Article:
Top 5 Reasons You Can’t Get Out of Debt

Financial Goals

OK, MintLife readers: I’d like to have a heart-to-heart here.

Christmas is behind is, which means you might be reeling from all that holiday spending.

It doesn’t matter how much we talk about the spirit of the season being what really counts. The reality is the holidays mean paying for presents, parties, extra food, travel, and a host of other expenses.

If you were already struggling under a mountain of debt in 2013, it’s only going to get worse.

Unless you do something about it. Like, really do something. 

It may be tempting to think you’ll buckle down once the holidays are over, but that is the mindset that keeps you in debt. Trust me.

I may be debt-free and have an emergency fund now, but I could tell you about the Christmas we searched for a tree farm that took checks because there was no money in the bank and the credit cards were maxed out.

What changed? It wasn’t our income, that’s for sure. It was our mindset.

Unless you change yours, here are five reasons you’ll never get out of debt.


Looking for instructions on how to get out of debt as soon as possible?


You don’t have a budget or track your spending

Some people are number geeks and could spend all day slicing and dicing their budget numbers. You know who you are.

For everyone else, budgets can be boring, restricting, dumb…pick your favorite adjective.

However, if you don’t know where your money is going or even how much you make monthly (believe it or not, some people don’t), you’ll never get out of debt.

You won’t know if you are able to pay off the groceries you are charging or if you can put money into savings.

Every time you open your bank account, it will be a crapshoot whether there is money there.

Tracking your expenses used to entail pencils, spreadsheets and agony.

Now you can simply use a service like Mint that will do all your budgeting and tracking effortlessly and free. No more excuses.

You shop for fun

Once spending money becomes a form of recreation, you can probably kiss your savings good-bye.

Unless you have a large amount of disposable income, chances are you can’t afford to be spending indiscriminately.

And that’s what people do when they shop for fun; they spend on a whim. They see something they want, and they buy it with no thought to whether they need it or can afford it.

If you pass your time wandering aimlessly at the mall or surfing retailers online, don’t be surprised if your savings account balance hovers around the single digits while your credit card balance climbs to its ceiling.

You surround yourself with the wrong people

Likewise, you will never get ahead if you are running with a crowd that is constantly trying to one up one another. Keeping up with the Joneses is not good for your pocketbook.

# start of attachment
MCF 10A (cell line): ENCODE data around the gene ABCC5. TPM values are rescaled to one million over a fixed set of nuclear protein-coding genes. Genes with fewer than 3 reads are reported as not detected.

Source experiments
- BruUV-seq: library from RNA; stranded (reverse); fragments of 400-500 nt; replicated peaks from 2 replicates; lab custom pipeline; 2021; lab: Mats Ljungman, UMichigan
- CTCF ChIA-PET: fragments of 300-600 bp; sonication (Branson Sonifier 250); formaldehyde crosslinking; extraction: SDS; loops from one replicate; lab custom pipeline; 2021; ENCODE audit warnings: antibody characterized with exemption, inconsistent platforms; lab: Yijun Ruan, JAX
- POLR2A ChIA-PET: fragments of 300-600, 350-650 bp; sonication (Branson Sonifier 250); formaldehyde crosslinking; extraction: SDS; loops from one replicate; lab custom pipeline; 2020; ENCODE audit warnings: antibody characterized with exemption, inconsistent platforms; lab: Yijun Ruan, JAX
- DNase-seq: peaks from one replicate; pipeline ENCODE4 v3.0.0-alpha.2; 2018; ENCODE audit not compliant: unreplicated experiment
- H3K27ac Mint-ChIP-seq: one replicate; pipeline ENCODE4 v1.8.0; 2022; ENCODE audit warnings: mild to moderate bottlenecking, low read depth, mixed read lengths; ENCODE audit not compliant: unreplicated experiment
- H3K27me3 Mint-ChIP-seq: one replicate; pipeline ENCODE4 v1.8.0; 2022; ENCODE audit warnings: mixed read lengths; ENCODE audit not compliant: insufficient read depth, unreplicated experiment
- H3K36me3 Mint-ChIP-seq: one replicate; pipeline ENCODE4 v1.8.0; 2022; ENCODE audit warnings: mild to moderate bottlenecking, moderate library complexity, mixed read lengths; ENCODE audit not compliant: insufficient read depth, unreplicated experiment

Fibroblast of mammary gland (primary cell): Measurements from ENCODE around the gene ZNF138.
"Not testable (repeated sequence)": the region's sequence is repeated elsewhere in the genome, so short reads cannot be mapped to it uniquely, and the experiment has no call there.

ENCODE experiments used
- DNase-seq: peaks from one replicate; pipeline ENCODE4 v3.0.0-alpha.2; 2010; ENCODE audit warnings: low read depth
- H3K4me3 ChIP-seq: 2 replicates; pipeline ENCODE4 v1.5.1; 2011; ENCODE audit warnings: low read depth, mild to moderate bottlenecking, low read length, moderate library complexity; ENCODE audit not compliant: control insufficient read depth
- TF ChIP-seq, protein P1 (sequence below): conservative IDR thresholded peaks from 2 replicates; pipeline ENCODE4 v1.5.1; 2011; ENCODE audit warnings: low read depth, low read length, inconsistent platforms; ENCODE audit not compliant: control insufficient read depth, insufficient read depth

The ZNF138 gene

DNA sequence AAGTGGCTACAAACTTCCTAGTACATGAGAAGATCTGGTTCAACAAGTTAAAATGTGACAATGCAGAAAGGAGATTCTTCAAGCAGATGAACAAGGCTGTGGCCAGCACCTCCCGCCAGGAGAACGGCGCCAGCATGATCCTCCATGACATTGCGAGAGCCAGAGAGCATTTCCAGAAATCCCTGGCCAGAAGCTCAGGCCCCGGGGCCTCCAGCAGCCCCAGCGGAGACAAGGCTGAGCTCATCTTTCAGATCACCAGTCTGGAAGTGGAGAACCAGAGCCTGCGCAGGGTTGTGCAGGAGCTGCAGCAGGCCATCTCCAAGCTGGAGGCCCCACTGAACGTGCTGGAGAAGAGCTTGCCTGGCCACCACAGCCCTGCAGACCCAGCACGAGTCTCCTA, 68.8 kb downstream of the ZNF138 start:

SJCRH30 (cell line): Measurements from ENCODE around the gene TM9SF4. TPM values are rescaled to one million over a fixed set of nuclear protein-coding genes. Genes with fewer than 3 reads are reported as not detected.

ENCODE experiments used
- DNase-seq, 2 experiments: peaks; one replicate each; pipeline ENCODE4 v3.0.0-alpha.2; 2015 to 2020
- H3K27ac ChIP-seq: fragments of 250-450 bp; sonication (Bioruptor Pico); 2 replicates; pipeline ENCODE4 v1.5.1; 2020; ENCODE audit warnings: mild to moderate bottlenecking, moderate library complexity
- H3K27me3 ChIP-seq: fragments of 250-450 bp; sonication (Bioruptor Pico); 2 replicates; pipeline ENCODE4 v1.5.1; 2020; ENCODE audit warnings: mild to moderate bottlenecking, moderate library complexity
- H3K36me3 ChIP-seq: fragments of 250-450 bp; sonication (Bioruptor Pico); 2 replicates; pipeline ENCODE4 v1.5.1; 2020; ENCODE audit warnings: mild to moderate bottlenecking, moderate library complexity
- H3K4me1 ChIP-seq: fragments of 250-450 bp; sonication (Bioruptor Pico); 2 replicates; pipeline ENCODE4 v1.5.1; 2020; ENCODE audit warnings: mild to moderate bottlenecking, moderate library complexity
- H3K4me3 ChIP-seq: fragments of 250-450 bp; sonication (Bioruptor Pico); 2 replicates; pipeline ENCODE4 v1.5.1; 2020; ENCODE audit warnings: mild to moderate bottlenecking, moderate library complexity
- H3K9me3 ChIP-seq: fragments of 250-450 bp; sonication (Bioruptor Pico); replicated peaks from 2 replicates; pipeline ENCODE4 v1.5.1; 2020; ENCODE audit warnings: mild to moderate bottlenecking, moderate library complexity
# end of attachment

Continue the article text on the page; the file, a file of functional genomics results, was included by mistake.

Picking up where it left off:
I don’t want you to ditch your good friends, but I do think it’s smart to consider whether you need to be spending time with casual acquaintances who are more interested in keeping up appearances than in keeping up your friendship.

Instead, look for like-minded people who appreciate you for who you are even if you can’t afford to be dining at that swanky new restaurant every week.

You have an “as soon as…” mentality

This was one of my downfalls. I always had an excuse for why I couldn’t get my money under control.

  • As soon as the holidays are done, I’ll write out a budget.
  • As soon as I get a better paying job, I’ll start paying down our debt.
  • As soon as I finish buying the last of “X” for the kids, I’ll stop spending.

The timing will never be perfect. Smart money management is like dieting and exercise. You will always find a reason to put it off.

Waiting for the stars to align is a sure-fire way to remain in debt indefinitely.

You have a character flaw

Let’s get right down to it; you may be in debt and you may stay in debt because it’s simply your fault.


Remember, I’ve been there. I’m not judging; I’m looking in the mirror.

We want to think our debt is the result of forces outside ourselves – the hospital stay, the lousy economy, the housing market.

However, at the end of the day, we need to take responsibility for our own actions.

I am not talking about the people who are living in poverty, and I am not talking about those who experienced something catastrophic, such as a total disability, that pushed them over the edge.

I am talking about us middle-class families who live like we are upper-class families even though our paychecks can’t support the lifestyle. We need to acknowledge our part in our debt.

The fact is maybe, just maybe, if we lived below our means and saved for a rainy day, we would be able to weather life’s storms a little better.

For me, my character flaws were self-indulgence and weakness. I had a hard time saying no to myself when I could so easily justify purchases with the idea that “everyone uses credit cards.”

By the time I hit that fateful year in which I had no money and no tree a week before Christmas, I had dug myself a deep hole, one that would take nearly 10 years to climb out of.

But today, I have money in the bank and don’t freak out when the van makes a strange noise because I know I can pay for a repair. It’s a wonderful feeling.

I love living this way, and I know you will too.

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